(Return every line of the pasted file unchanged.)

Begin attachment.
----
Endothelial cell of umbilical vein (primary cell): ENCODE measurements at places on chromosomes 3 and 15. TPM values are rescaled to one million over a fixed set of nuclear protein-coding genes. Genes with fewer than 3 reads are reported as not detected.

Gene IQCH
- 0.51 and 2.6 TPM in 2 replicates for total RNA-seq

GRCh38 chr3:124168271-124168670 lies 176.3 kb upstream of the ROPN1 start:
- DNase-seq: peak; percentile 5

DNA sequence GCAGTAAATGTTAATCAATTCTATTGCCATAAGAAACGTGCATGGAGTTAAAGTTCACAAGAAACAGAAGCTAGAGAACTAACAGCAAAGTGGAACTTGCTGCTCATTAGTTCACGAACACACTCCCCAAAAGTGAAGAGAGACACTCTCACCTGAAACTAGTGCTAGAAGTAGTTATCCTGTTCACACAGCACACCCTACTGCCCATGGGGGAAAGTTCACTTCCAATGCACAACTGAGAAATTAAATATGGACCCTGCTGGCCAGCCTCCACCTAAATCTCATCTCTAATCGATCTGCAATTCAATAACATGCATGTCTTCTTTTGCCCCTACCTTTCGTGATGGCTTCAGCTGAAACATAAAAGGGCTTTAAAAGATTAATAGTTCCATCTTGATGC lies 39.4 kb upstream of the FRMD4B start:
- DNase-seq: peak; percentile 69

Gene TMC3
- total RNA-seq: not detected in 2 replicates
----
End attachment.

Endothelial cell of umbilical vein (primary cell): ENCODE measurements at places on chromosomes 3 and 15. TPM values are rescaled to one million over a fixed set of nuclear protein-coding genes. Genes with fewer than 3 reads are reported as not detected.

Gene IQCH
- 0.51 and 2.6 TPM in 2 replicates for total RNA-seq

GRCh38 chr3:124168271-124168670 lies 176.3 kb upstream of the ROPN1 start:
- DNase-seq: peak; percentile 5

DNA sequence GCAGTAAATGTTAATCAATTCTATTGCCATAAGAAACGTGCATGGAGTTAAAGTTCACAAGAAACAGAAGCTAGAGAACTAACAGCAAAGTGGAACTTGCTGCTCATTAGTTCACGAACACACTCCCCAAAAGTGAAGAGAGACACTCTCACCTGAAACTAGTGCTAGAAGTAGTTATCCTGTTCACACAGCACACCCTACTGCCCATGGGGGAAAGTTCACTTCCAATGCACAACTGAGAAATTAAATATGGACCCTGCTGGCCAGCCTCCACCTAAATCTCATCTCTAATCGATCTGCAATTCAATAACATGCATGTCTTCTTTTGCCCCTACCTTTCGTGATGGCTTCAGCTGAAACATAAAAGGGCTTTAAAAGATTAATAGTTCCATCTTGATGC lies 39.4 kb upstream of the FRMD4B start:
- DNase-seq: peak; percentile 69

Gene TMC3
- total RNA-seq: not detected in 2 replicates